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Post new topic   Reply to topic    Irish Gardeners Forum Home -> Shrubs in Ireland ... Hedging in Ireland

Bare Root Hedging and the Wild / Mixed Hedgerow.

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James Kilkelly
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Joined: 30 May 2006
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PostPosted: Thu Nov 02, 2006 12:25 am    Post subject: Bare Root Hedging and the Wild / Mixed Hedgerow. Reply with quote

Bare Root Hedging and the Wild / Mixed Hedgerow.
by GPI

I received a timely reminder during the week from a sales person working for a large nursery; it was one of a number of courtesy calls informing their clients that bare rooted hedging transplants would be available within 3 weeks. These are hedging plants; they are supplied bare-root, comprising just plant stem, roots and whatever clay still clings to the roots. Bare-root plants such as these have a relatively short window to facilitate planting, just running the course of their dormant period from mid-October to mid-March.

They fortunately have the up-shot of being more economical to buy due to the lower production costs involved, often 1/3 the price of similar potted varieties. If you are contemplating planting a hedge at this time of year then think bare-root.

Hawthorn (left) and holly (right), photo / picture / image.

A hedging form that is ideal to plant bare-rooted is the wild hedgerow. Also known as a mixed hedgerow it is informal and loose, whilst providing a refuge and food for small wildlife and butterflies due to its abundance of leaf, flower and berry.

Mother nature has created many fine examples of these charming wild hedges which the clever gardener can borrow ideas from, mimicking the best examples within their own patch. For example, planting many different varieties, anything from 3 to 15 different native species in no set order goes a long way towards creating a multi-faceted wild hedge. If you resist the urge to become a plant fascist, you can then bend the native plant rule to allow the addition of non-native hedging plants that will create an ultimate mix of colour/form and scent.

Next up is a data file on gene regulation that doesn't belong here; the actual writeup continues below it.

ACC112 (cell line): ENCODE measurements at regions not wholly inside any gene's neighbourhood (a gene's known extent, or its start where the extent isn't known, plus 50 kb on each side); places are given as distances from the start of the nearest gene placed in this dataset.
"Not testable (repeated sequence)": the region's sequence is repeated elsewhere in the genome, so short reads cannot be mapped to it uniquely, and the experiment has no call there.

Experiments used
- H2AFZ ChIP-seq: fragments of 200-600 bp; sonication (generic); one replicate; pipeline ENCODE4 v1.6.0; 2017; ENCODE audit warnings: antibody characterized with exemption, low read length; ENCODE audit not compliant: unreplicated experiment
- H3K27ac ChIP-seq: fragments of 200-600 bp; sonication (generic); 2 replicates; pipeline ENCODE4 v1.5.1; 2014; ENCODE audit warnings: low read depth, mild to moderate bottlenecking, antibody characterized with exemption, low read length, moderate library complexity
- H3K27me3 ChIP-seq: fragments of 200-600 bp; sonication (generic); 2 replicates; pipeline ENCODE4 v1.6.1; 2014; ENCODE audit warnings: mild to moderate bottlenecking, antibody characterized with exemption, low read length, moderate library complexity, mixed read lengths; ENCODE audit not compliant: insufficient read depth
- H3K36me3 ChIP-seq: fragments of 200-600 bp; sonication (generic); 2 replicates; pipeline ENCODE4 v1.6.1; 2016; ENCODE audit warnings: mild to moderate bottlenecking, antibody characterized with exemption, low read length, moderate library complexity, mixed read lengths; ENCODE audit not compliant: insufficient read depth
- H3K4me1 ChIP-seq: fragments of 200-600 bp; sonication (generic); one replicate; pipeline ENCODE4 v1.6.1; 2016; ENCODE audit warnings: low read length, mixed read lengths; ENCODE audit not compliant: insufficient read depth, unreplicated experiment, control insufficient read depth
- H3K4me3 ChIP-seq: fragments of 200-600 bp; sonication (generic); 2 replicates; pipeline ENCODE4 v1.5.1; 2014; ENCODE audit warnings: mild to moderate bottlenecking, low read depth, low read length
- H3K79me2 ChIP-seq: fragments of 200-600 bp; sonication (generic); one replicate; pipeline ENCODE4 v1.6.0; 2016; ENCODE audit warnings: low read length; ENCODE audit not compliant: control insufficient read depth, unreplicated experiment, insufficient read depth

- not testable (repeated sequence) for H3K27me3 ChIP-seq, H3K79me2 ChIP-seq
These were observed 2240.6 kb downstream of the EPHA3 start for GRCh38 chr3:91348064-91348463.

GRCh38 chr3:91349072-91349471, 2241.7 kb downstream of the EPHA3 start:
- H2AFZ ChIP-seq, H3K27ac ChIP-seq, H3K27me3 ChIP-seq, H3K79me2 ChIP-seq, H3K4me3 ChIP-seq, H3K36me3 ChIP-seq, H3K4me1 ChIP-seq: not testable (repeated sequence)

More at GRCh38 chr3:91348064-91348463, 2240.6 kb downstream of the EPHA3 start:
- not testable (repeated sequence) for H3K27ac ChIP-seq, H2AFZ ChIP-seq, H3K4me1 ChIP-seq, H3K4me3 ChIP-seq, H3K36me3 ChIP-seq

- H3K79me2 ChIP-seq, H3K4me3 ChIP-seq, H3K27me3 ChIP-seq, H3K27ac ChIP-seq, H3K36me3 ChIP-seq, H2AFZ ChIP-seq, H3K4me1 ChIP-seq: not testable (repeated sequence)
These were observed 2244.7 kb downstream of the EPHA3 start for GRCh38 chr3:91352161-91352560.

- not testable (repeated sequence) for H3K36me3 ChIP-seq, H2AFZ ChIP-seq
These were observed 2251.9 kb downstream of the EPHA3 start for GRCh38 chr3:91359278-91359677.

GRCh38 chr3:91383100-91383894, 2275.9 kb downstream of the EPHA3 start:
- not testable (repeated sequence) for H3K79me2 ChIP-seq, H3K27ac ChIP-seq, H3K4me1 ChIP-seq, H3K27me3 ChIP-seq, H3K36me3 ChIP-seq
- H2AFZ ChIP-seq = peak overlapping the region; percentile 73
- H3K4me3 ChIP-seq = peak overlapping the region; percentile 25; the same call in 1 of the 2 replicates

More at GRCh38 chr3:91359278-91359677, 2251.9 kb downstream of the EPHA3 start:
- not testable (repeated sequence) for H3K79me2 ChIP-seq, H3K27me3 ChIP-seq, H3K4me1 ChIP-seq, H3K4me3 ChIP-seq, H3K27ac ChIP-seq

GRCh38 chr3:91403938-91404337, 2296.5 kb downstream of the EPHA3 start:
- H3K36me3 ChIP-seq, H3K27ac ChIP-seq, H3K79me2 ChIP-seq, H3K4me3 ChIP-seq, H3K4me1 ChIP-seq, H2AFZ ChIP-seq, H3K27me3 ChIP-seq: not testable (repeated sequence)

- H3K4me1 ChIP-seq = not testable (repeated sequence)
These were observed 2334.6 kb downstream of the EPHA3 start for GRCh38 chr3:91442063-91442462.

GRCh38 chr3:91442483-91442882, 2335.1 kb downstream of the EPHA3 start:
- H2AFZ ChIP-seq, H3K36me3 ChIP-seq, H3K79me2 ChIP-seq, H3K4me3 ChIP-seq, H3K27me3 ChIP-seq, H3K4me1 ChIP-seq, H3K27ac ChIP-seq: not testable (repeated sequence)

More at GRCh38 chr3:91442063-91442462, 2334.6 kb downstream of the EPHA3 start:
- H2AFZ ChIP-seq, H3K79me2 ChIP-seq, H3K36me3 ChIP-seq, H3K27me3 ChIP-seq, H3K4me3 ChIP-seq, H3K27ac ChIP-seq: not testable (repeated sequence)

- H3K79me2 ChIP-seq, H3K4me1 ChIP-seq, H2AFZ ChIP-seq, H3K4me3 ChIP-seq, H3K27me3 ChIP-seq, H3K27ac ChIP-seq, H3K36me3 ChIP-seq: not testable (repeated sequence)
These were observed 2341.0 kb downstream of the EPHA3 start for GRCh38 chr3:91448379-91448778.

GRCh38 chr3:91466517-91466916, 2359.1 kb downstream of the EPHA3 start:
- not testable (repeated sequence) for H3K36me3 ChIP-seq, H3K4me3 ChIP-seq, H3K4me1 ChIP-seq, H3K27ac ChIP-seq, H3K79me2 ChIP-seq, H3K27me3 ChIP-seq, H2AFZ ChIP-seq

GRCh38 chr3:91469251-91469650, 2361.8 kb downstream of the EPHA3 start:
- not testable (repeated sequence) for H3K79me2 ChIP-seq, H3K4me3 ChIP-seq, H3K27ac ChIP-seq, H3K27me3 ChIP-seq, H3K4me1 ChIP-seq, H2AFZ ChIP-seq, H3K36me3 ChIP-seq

Any of the following plants will look quite at home in a wild or mixed hedge if spaced at 0.6 metre (2ft) intervals...
Arrow Rosa rugosa (wild rose),
Arrow Ribes sanguineum (flowering currant),
Arrow Prunus spinosa (blackthorn),
Arrow Crataegus monogyna (hawthorn),
Arrow Corylus avellana (hazel),
Arrow Ilex aquifolium (common holly)
Arrow Cornus alba "Siberica" (red dogwood).

Many people fear that a wild hedge will attract unwanted flies and midges, but you will be happy to know that you will also have an upsurge in your gardens bird population offering you their chemical free, pest control services. To encourage the bird population further, you should avoid trimming the wild hedgerow until late September each year to avoid disturbing nesting sites.

Any queries or comments on Bare Root Hedging and the Wild / Mixed Hedgerow, please post below.

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Native Irish Shrubs suitable for a hedgerow.

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